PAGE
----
frame 22 | remembering de sica

13 november 2009
Ladri di Biciclette, 1948

Vittorio de Sica † 13 november 1974

Vandaag is het precies 35 jaar geleden dat Vittorio de Sica overleed. En we missen hem nog steeds ontzettend.

In 1952, after his last ‘good’ film, Umberto D, flopped (read: “made no money”), De Sica answered the call of David O. Selznick and directed Stazioni Termini (1952), clumsily renamed Indiscretion of an American Wife in the US, starring Selznick’s wife, Jennifer Jones. Living up to her reputation as a notorious pain in the neck, Jones was required to wear a Christian Dior hat that she hated so intensely she attempted to flush it down a toilet. De Sica explained to her morosely that he could have made another The Bicycle Thief with what her hat was worth.

De Sica never made another The Bicycle Thief. He became the pampered captive of the likes of Joe Levine and Carlo Ponti. Even his old comrade, Cesare Zavattini, with whom he first found his authentic voice in I Bambini ci Guardano, (The Children Are Watching Us, 1943), would follow him into obscurity. Their commitment to examining the lives of the poor was derived from their devotion to Communism, which Mussolini helped arouse, and which a crippled economy after the war allowed to blossom into what is probably the single most important movement in film – only later to be codified by the term neo-realism.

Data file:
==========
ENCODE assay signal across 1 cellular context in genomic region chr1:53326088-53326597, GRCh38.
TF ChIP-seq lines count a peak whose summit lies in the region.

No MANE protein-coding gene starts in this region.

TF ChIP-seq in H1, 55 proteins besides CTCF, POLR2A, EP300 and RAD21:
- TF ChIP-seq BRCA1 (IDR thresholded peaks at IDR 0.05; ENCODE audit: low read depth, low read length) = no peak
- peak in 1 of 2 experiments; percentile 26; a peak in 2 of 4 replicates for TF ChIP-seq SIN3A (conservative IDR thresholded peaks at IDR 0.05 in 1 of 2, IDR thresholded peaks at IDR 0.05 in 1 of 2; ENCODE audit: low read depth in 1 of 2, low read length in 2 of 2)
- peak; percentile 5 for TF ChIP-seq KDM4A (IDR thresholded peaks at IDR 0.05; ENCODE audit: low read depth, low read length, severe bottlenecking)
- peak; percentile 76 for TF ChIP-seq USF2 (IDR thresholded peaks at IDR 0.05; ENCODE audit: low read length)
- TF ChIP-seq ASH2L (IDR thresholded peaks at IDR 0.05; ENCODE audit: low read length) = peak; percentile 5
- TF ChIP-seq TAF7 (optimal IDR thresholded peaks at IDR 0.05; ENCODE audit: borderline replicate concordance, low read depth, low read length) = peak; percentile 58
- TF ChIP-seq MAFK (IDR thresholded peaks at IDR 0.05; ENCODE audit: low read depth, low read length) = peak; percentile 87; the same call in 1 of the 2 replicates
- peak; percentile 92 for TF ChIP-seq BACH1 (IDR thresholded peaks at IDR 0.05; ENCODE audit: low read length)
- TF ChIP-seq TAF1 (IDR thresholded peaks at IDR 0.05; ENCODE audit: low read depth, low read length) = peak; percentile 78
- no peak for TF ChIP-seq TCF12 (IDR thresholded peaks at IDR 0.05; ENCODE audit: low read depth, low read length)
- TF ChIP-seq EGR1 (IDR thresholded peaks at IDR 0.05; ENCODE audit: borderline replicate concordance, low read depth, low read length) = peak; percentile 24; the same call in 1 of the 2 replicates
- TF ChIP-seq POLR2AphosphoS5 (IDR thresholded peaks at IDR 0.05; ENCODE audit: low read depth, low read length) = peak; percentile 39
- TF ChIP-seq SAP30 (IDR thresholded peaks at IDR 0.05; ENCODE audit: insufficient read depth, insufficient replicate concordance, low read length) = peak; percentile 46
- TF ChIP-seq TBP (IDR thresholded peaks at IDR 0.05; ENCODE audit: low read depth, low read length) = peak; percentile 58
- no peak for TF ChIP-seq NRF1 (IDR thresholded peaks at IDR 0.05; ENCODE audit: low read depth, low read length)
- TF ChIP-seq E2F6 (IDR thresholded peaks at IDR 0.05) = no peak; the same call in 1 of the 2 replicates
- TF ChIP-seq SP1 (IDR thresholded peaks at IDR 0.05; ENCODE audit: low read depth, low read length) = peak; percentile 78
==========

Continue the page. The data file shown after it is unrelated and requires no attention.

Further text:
Neo-realism would quickly become a political, as well as an artistic, creed. Every Italian film was scrutinized for its fidelity to an inviolate code. What saved De Sica from becoming merely doctrinaire, and what would arouse the disfavor of doctrinaire Italian critics, was his unflinching honesty and his unwavering compassion for what most of us have since forgotten – the “invisible ones” who unwittingly fell through the cracks in our universe: the shoeshine boys of Rome; a paper-hanger who has to sell his nuptial linen to buy a bicycle; an orphan boy whose only escape from a Milanese shanty town is with an enchanted dove; an old man driven to beg for a few lire so that his dog can have a saucer of milk. It is the measure of the humanity of any age if it can sometimes find its heroes in such company.

Dan Harper: A Noble Ruin – Remembering De Sica, 2000



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